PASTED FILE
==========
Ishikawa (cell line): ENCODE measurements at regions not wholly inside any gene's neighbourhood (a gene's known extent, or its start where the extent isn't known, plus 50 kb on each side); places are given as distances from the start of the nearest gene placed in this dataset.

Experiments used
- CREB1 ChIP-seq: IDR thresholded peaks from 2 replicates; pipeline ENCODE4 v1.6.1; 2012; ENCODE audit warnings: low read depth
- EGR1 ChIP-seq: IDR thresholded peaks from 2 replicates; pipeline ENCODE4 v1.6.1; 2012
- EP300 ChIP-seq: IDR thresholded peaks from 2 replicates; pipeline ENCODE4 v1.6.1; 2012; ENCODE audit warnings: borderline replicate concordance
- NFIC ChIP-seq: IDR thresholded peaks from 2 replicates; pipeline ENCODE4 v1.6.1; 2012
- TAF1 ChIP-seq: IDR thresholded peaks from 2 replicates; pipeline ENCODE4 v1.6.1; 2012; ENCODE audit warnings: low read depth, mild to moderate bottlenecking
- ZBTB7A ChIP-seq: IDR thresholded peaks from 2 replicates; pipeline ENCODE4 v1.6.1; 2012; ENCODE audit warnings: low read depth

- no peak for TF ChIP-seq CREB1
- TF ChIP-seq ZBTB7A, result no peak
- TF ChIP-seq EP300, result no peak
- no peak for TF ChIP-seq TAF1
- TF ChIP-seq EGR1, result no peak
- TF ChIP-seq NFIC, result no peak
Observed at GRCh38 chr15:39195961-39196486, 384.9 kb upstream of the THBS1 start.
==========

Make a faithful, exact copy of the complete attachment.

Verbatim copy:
Ishikawa (cell line): ENCODE measurements at regions not wholly inside any gene's neighbourhood (a gene's known extent, or its start where the extent isn't known, plus 50 kb on each side); places are given as distances from the start of the nearest gene placed in this dataset.

Experiments used
- CREB1 ChIP-seq: IDR thresholded peaks from 2 replicates; pipeline ENCODE4 v1.6.1; 2012; ENCODE audit warnings: low read depth
- EGR1 ChIP-seq: IDR thresholded peaks from 2 replicates; pipeline ENCODE4 v1.6.1; 2012
- EP300 ChIP-seq: IDR thresholded peaks from 2 replicates; pipeline ENCODE4 v1.6.1; 2012; ENCODE audit warnings: borderline replicate concordance
- NFIC ChIP-seq: IDR thresholded peaks from 2 replicates; pipeline ENCODE4 v1.6.1; 2012
- TAF1 ChIP-seq: IDR thresholded peaks from 2 replicates; pipeline ENCODE4 v1.6.1; 2012; ENCODE audit warnings: low read depth, mild to moderate bottlenecking
- ZBTB7A ChIP-seq: IDR thresholded peaks from 2 replicates; pipeline ENCODE4 v1.6.1; 2012; ENCODE audit warnings: low read depth

- no peak for TF ChIP-seq CREB1
- TF ChIP-seq ZBTB7A, result no peak
- TF ChIP-seq EP300, result no peak
- no peak for TF ChIP-seq TAF1
- TF ChIP-seq EGR1, result no peak
- TF ChIP-seq NFIC, result no peak
Observed at GRCh38 chr15:39195961-39196486, 384.9 kb upstream of the THBS1 start.